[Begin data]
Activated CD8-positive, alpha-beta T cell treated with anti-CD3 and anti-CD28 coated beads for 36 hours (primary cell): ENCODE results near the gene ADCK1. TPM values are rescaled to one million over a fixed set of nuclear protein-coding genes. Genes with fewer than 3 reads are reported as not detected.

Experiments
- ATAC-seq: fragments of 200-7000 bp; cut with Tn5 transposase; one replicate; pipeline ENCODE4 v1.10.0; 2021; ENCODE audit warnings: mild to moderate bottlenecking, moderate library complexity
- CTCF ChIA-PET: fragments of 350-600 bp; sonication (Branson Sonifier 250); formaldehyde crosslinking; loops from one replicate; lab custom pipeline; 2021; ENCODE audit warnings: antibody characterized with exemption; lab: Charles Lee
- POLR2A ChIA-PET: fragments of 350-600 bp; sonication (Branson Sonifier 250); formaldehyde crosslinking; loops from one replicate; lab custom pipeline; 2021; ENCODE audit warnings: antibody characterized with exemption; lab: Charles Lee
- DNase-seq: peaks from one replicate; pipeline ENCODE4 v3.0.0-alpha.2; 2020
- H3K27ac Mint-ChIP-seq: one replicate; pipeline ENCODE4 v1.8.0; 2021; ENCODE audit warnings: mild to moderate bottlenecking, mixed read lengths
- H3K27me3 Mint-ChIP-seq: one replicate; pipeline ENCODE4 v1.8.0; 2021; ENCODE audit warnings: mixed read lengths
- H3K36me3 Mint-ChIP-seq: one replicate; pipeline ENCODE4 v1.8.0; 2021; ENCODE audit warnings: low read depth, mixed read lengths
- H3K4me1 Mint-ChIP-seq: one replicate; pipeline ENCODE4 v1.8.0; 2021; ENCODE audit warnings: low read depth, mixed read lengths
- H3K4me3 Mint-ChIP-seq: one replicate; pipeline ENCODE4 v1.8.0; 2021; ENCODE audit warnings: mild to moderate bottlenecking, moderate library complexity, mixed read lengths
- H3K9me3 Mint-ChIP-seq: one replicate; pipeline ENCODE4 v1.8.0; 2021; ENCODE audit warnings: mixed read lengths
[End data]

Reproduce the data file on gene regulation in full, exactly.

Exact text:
Activated CD8-positive, alpha-beta T cell treated with anti-CD3 and anti-CD28 coated beads for 36 hours (primary cell): ENCODE results near the gene ADCK1. TPM values are rescaled to one million over a fixed set of nuclear protein-coding genes. Genes with fewer than 3 reads are reported as not detected.

Experiments
- ATAC-seq: fragments of 200-7000 bp; cut with Tn5 transposase; one replicate; pipeline ENCODE4 v1.10.0; 2021; ENCODE audit warnings: mild to moderate bottlenecking, moderate library complexity
- CTCF ChIA-PET: fragments of 350-600 bp; sonication (Branson Sonifier 250); formaldehyde crosslinking; loops from one replicate; lab custom pipeline; 2021; ENCODE audit warnings: antibody characterized with exemption; lab: Charles Lee
- POLR2A ChIA-PET: fragments of 350-600 bp; sonication (Branson Sonifier 250); formaldehyde crosslinking; loops from one replicate; lab custom pipeline; 2021; ENCODE audit warnings: antibody characterized with exemption; lab: Charles Lee
- DNase-seq: peaks from one replicate; pipeline ENCODE4 v3.0.0-alpha.2; 2020
- H3K27ac Mint-ChIP-seq: one replicate; pipeline ENCODE4 v1.8.0; 2021; ENCODE audit warnings: mild to moderate bottlenecking, mixed read lengths
- H3K27me3 Mint-ChIP-seq: one replicate; pipeline ENCODE4 v1.8.0; 2021; ENCODE audit warnings: mixed read lengths
- H3K36me3 Mint-ChIP-seq: one replicate; pipeline ENCODE4 v1.8.0; 2021; ENCODE audit warnings: low read depth, mixed read lengths
- H3K4me1 Mint-ChIP-seq: one replicate; pipeline ENCODE4 v1.8.0; 2021; ENCODE audit warnings: low read depth, mixed read lengths
- H3K4me3 Mint-ChIP-seq: one replicate; pipeline ENCODE4 v1.8.0; 2021; ENCODE audit warnings: mild to moderate bottlenecking, moderate library complexity, mixed read lengths
- H3K9me3 Mint-ChIP-seq: one replicate; pipeline ENCODE4 v1.8.0; 2021; ENCODE audit warnings: mixed read lengths